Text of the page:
• 30. Costing is a Complex!
    • 31. Community Schools + Distance Education
      • The system's strength is that despite having to work with less able students and being starved of resources, students do learn. p. 21 Notes:
        • Meet daily in buildings equipped for education,
        • Study good quality printed materials,* Listen to instructional radio
        • Benefit from the guidance of trained people
        • Receive general supervision from a prestigious distance education institution
        • Benefit from significant community involvement.
          • Curran &.Murphy 1992
    • 32. Distance Education Issues
      • Self paced versus cohorts
        • “ A likely consequence of the increased emphasis on digitized media will be to increase learner demand for autonomy, particularly self-pacing” Annand, 2007
        • Need to develop “optional but compelling cooperative activities within self paced programming” Anderson, Annand and Wark, 2004)
      • Mediated versus print
        • Putting books onto screens is not an effective instructional design
      • Innovation and change in times of rapid growth
    • 33. From Industrial to Information Production Models
      • Industrial Models:
        • Distance education - higher fixed costs (largely course production expenditures)
        • Campus based - lower fixed costs, but higher variable costs (teacher salary, classrooms etc)
      • Information Models
        • Distance Education: OERs collaborative development, learners as producers, supplying global niche markets, learners supporting themselves.
        • Campus based: “blended learning”, increased IT costs, increased transportation costs.
    • 34. 3. Opportunities for Inclusion in a Net centric World
    • 35. Wayne Gretzky - The Great One!
      • "Some people skate to the puck. I skate to where the puck is going to be.“
      • 61 NHL records
    • 36. Distance Education: Instructivist Learner Centered Text Broadcast Structured Educ Resources Self Directed Traditional Education: Conversationalist Teacher Centered Lectures Elite Teacher developed Resources Group Based Communities Life Long LEARNING NETWORKS Trades Professions ProdUsers Churches Industry
    • 37. Vision of Tomorrow’s Distance Education
      • From Mass Education to Mass Customization
      • Infinite amount of quality content
      • Extensive customization by both learner and teacher
      • Creating individual and community paths through content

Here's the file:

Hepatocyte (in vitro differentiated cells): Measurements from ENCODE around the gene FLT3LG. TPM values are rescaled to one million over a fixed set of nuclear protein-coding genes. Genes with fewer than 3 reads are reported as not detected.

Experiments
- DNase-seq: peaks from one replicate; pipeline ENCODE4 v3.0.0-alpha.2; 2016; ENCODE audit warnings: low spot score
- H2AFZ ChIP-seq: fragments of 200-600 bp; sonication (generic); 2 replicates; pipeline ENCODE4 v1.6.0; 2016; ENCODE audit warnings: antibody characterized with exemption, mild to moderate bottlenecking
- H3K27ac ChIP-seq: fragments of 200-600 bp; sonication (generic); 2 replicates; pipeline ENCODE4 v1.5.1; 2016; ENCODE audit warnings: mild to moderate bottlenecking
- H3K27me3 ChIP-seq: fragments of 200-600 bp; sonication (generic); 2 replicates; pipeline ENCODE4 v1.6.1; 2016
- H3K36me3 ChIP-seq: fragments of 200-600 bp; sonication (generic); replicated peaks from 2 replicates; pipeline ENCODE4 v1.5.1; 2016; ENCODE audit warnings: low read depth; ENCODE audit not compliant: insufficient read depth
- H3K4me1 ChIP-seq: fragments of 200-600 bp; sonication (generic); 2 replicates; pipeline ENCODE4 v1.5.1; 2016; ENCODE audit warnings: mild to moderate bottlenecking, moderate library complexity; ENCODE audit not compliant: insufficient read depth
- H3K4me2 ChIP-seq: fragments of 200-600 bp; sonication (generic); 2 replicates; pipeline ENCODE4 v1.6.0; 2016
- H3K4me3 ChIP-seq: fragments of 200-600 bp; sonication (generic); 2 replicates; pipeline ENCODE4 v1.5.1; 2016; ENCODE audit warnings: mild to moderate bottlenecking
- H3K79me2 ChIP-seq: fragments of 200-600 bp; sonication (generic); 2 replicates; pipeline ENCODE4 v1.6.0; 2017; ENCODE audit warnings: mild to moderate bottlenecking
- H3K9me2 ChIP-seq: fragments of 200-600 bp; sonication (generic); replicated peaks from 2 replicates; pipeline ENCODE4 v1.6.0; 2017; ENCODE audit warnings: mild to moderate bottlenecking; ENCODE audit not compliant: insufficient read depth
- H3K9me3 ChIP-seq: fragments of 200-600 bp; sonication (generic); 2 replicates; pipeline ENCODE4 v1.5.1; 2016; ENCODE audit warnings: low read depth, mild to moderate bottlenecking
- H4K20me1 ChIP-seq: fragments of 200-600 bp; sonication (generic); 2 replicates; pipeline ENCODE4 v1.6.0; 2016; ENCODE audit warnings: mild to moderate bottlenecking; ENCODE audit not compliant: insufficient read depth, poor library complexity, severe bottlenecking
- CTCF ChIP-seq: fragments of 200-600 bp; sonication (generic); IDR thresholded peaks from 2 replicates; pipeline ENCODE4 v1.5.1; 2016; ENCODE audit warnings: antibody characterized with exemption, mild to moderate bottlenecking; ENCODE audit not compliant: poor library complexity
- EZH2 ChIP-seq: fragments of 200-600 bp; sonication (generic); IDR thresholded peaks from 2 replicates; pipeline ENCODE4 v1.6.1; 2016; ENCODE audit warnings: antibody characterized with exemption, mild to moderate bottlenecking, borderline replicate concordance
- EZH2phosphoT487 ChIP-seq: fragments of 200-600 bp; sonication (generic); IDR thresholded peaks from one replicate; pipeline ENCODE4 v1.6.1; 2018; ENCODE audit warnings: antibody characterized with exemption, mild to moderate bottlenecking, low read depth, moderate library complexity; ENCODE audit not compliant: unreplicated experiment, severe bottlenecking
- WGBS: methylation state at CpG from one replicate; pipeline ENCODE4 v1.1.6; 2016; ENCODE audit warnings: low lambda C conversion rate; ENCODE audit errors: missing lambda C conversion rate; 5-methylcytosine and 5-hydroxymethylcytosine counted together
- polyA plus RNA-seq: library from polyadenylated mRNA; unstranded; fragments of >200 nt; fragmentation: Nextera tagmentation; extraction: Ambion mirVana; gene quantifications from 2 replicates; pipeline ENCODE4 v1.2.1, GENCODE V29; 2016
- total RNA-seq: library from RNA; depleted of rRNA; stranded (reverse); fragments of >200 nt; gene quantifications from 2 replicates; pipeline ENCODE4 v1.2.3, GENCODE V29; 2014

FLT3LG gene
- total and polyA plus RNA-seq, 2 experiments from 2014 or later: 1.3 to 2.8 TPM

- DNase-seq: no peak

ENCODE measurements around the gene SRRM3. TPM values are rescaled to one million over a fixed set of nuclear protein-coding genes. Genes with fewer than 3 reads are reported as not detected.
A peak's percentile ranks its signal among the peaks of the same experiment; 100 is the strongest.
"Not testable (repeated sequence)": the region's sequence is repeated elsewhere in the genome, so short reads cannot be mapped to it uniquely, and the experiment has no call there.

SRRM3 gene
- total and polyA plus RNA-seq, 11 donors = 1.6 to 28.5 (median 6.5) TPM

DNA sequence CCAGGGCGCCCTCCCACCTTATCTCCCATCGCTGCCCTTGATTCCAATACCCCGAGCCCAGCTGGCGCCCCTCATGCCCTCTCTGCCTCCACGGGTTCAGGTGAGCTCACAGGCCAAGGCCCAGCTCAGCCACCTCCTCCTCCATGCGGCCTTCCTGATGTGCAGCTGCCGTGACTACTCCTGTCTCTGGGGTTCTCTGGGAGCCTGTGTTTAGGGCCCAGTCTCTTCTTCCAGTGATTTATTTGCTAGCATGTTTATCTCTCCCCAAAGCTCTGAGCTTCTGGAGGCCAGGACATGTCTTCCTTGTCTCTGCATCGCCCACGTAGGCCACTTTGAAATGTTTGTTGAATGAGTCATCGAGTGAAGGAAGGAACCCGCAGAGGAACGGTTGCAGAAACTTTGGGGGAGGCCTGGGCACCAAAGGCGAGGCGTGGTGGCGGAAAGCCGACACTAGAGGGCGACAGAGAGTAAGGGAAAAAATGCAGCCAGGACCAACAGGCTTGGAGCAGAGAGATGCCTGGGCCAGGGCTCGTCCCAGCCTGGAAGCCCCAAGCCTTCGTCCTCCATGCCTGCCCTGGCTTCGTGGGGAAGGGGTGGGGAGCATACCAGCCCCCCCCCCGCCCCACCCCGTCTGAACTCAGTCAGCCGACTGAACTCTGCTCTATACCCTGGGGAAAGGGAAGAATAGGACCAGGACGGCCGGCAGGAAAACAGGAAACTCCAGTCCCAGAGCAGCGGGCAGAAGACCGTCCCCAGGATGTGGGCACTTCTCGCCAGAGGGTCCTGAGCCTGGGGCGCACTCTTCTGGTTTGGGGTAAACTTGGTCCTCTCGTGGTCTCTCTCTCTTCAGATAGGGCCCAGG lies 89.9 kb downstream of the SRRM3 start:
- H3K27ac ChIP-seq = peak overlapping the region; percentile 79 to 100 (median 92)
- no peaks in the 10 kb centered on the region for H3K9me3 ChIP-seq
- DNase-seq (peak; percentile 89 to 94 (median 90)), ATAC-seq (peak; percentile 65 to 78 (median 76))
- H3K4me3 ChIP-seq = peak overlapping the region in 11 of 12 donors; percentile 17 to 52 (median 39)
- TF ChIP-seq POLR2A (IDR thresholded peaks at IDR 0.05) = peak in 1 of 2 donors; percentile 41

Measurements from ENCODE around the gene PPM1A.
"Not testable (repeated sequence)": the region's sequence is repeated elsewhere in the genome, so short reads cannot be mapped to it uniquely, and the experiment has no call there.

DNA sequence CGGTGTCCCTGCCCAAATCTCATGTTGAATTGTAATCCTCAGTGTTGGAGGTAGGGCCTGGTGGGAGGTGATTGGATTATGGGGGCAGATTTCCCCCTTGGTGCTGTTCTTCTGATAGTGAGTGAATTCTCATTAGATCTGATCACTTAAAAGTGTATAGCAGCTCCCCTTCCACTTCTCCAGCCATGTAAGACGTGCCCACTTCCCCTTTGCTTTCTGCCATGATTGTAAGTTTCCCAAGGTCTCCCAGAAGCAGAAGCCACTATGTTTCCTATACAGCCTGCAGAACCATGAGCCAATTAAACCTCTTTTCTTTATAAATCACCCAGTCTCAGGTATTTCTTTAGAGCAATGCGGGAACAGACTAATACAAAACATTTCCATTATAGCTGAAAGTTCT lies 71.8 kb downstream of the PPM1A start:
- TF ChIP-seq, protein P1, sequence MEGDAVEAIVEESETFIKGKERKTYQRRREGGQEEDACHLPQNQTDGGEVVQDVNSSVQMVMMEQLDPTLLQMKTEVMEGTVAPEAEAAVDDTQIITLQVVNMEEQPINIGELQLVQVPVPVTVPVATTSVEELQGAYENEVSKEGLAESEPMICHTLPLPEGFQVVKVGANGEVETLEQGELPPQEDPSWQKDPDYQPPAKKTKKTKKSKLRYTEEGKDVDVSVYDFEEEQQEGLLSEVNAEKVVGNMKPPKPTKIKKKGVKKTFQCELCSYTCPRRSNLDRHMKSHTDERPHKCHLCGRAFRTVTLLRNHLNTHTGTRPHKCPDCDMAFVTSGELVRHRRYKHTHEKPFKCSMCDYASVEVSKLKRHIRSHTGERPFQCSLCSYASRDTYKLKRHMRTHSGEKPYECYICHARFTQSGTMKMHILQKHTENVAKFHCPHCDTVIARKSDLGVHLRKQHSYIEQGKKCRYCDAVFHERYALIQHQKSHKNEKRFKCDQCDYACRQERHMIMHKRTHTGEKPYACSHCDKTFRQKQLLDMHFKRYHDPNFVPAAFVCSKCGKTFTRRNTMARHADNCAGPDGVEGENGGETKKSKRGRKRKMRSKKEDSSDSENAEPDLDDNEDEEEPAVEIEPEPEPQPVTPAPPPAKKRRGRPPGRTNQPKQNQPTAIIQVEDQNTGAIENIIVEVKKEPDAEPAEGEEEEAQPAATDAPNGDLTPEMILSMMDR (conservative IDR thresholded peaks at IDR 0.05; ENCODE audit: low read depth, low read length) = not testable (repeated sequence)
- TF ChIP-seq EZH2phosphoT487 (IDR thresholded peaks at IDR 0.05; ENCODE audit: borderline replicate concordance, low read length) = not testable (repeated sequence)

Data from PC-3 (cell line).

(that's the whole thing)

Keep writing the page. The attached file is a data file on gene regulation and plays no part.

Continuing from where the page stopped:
• Adding context to create new content
      • Creating lifelong records of learning accomplishments -
      • e-portfolio
      • Low cost
    • 38.
      • “ see a cultural bent in OER. Africa in particular believes in sharing, we see ourselves as our brothers' keepers and are thus prepared to share, co-own and joint-produce.”
      • Professor Babatunde Ipaye National Open University of Nigeria, ACDE pre-conference group ,2008
    • 39. A Tale of 3 books 32 Open Access 90,000 downloads 4 years after pub. - 6,000/month 350 hardcopies sold @ $50.00 Creative Commons License Free at www.aupress.ca Commercial publisher 934 copies sold at $52.00 Buy at Amazon!! E-Learning for the 21 st Century Commercial Pub. 1200 sold @ $135.00 2,000 copies in Arabic Translation @ $8.
    • 40. Africa Average 5.3% - World Average 21.1% Increase of 1,030% since 2001 Nigeria increase 0f 4,900% since 2,001 EASSy
    • 41. Internet Users in Nigeria
    • 42. Open Educational Resources: Vision + Affordance
      • “ At the heart of the open educational resources movement is the simple and powerful idea:
        • the world’s knowledge is a public good in general
        • the World Wide Web in particular provides an extraordinary opportunity for everyone to share, use and reuse that knowledge.”
          • Hewlett Foundation Smith, & Casserly. The promise of open educational resources. Change 38(5): 8–17, 2006
    • 43.
      • “ Seventy-five percent of all phones in the least-developed African nations are cellphones -- and usage in many places is increasing by 30 or 40 percent per year.” New York Times Jan 13 2008
    • 44. Ushahidi.com “ Ushahidi.com is a tool for people who witness acts of violence in Kenya in these post-election times
    • 45.
      • Being an Intelligent Community, is not a matter of technology, rather it is a matter of creating a culture of use for that technology.”
          • Idris, N. 2006
    • 46. Intelligent Community Indicators
      • Intelligent Community Forum (2007) uses five Intelligent Community Indicators as a conceptual framework for understanding the factors that determine how competitive a community will be in the Digital Age:
        • Broadband Infrastructure
        • Knowledge Workforce
        • Innovation
        • Digital Democracy
        • Marketing
          • http:// www.intelligentcommunity.org/displaycommon.cfm?an =1&subarticlenbr=4
    • 47. A New Type of Economic Production